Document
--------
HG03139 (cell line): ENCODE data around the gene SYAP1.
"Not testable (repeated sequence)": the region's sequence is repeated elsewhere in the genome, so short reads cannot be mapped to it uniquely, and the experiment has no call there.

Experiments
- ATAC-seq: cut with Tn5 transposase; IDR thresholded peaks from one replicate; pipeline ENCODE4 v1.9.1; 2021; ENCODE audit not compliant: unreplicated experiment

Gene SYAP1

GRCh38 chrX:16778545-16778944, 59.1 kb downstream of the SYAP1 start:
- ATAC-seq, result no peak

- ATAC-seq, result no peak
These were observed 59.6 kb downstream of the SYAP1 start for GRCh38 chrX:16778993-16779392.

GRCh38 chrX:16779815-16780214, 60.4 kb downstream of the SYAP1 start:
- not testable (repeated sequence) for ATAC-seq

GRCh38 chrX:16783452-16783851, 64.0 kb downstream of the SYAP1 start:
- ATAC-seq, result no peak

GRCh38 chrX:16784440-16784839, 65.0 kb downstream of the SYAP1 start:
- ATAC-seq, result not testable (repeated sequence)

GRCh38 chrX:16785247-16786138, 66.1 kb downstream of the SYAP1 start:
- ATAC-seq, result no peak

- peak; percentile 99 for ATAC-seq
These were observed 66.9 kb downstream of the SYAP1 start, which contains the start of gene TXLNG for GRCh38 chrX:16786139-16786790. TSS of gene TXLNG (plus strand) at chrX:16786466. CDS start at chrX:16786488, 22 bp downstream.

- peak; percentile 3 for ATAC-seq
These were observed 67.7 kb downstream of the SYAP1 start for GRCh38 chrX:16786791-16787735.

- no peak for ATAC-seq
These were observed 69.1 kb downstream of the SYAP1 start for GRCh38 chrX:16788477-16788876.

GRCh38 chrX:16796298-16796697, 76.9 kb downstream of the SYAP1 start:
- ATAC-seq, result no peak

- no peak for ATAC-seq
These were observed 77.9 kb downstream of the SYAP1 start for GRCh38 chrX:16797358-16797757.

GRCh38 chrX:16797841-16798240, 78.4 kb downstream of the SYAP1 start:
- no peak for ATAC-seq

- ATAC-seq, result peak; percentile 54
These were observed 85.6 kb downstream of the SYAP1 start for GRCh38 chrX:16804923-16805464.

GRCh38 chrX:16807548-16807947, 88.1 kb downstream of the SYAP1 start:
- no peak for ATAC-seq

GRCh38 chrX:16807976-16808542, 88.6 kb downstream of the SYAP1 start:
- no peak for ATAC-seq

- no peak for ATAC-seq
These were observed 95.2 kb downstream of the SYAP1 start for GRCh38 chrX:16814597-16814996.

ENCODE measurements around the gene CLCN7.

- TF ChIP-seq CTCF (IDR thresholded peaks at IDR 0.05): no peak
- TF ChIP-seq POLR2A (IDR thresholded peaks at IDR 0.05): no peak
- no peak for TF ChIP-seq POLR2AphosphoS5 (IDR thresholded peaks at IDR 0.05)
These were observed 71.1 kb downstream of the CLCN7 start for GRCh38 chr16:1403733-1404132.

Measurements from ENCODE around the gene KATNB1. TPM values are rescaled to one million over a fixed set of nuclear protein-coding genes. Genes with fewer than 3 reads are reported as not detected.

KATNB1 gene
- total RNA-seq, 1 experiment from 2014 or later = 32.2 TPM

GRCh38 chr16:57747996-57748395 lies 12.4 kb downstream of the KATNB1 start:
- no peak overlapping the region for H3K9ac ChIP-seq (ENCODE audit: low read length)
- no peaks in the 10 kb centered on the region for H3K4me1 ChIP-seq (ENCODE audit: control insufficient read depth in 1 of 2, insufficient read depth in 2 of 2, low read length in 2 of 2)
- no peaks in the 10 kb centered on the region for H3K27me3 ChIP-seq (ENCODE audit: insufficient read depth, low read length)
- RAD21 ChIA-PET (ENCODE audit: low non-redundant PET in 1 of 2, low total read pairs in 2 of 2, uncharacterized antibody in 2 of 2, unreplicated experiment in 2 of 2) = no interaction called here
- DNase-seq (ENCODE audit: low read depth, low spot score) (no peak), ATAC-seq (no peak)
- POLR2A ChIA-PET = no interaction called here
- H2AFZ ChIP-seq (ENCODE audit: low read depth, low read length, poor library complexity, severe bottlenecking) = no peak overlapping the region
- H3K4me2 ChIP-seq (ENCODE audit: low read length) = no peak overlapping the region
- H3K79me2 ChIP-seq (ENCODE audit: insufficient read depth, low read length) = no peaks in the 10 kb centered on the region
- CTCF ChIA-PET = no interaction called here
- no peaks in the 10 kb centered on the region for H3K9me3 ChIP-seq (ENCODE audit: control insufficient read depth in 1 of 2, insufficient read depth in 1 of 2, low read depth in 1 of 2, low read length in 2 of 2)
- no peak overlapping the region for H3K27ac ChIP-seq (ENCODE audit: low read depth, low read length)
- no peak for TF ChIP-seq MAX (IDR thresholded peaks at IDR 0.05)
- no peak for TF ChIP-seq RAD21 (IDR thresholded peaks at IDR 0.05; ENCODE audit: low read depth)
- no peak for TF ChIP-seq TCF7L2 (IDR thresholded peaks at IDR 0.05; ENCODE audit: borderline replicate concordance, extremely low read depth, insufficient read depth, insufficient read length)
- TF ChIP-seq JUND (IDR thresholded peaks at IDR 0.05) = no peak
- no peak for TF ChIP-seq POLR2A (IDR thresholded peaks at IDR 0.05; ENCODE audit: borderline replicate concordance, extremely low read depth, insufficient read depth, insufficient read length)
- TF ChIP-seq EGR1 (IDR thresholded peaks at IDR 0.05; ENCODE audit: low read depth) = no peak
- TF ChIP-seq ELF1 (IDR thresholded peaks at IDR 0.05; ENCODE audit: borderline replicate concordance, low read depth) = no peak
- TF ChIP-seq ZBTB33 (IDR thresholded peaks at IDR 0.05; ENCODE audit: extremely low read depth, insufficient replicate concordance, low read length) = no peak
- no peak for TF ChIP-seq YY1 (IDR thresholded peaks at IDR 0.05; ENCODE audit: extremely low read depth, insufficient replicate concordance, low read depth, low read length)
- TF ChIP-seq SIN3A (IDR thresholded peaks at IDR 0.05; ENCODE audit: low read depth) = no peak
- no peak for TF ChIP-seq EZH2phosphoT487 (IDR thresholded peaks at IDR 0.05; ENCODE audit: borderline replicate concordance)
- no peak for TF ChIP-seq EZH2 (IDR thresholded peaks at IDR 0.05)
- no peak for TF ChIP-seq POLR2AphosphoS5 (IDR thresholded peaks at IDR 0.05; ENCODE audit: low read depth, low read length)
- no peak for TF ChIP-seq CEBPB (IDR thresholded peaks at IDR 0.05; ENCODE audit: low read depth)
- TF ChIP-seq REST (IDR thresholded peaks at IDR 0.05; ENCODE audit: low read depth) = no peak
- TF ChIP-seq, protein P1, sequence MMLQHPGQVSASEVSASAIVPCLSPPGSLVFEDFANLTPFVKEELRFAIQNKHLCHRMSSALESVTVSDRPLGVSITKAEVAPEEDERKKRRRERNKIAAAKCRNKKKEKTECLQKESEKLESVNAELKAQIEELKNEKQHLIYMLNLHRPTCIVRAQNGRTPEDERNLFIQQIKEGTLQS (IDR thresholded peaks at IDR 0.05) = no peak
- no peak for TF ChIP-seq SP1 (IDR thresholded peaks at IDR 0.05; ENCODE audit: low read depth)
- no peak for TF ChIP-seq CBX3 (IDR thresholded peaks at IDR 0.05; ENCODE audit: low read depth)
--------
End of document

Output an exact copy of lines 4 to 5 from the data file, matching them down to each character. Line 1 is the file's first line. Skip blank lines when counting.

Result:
- ATAC-seq: cut with Tn5 transposase; IDR thresholded peaks from one replicate; pipeline ENCODE4 v1.9.1; 2021; ENCODE audit not compliant: unreplicated experiment

Gene SYAP1